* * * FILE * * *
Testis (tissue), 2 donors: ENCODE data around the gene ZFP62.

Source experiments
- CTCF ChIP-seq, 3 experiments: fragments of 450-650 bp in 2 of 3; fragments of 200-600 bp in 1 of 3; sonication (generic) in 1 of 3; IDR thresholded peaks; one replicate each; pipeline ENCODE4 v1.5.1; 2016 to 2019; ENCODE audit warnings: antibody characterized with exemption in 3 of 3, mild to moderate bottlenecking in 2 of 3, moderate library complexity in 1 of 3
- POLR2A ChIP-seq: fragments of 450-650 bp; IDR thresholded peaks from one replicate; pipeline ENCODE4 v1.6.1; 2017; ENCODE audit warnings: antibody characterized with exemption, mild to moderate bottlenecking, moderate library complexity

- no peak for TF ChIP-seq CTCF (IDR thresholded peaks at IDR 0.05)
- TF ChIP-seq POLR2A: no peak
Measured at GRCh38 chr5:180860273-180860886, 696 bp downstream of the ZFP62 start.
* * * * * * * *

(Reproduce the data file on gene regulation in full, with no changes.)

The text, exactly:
Testis (tissue), 2 donors: ENCODE data around the gene ZFP62.

Source experiments
- CTCF ChIP-seq, 3 experiments: fragments of 450-650 bp in 2 of 3; fragments of 200-600 bp in 1 of 3; sonication (generic) in 1 of 3; IDR thresholded peaks; one replicate each; pipeline ENCODE4 v1.5.1; 2016 to 2019; ENCODE audit warnings: antibody characterized with exemption in 3 of 3, mild to moderate bottlenecking in 2 of 3, moderate library complexity in 1 of 3
- POLR2A ChIP-seq: fragments of 450-650 bp; IDR thresholded peaks from one replicate; pipeline ENCODE4 v1.6.1; 2017; ENCODE audit warnings: antibody characterized with exemption, mild to moderate bottlenecking, moderate library complexity

- no peak for TF ChIP-seq CTCF (IDR thresholded peaks at IDR 0.05)
- TF ChIP-seq POLR2A: no peak
Measured at GRCh38 chr5:180860273-180860886, 696 bp downstream of the ZFP62 start.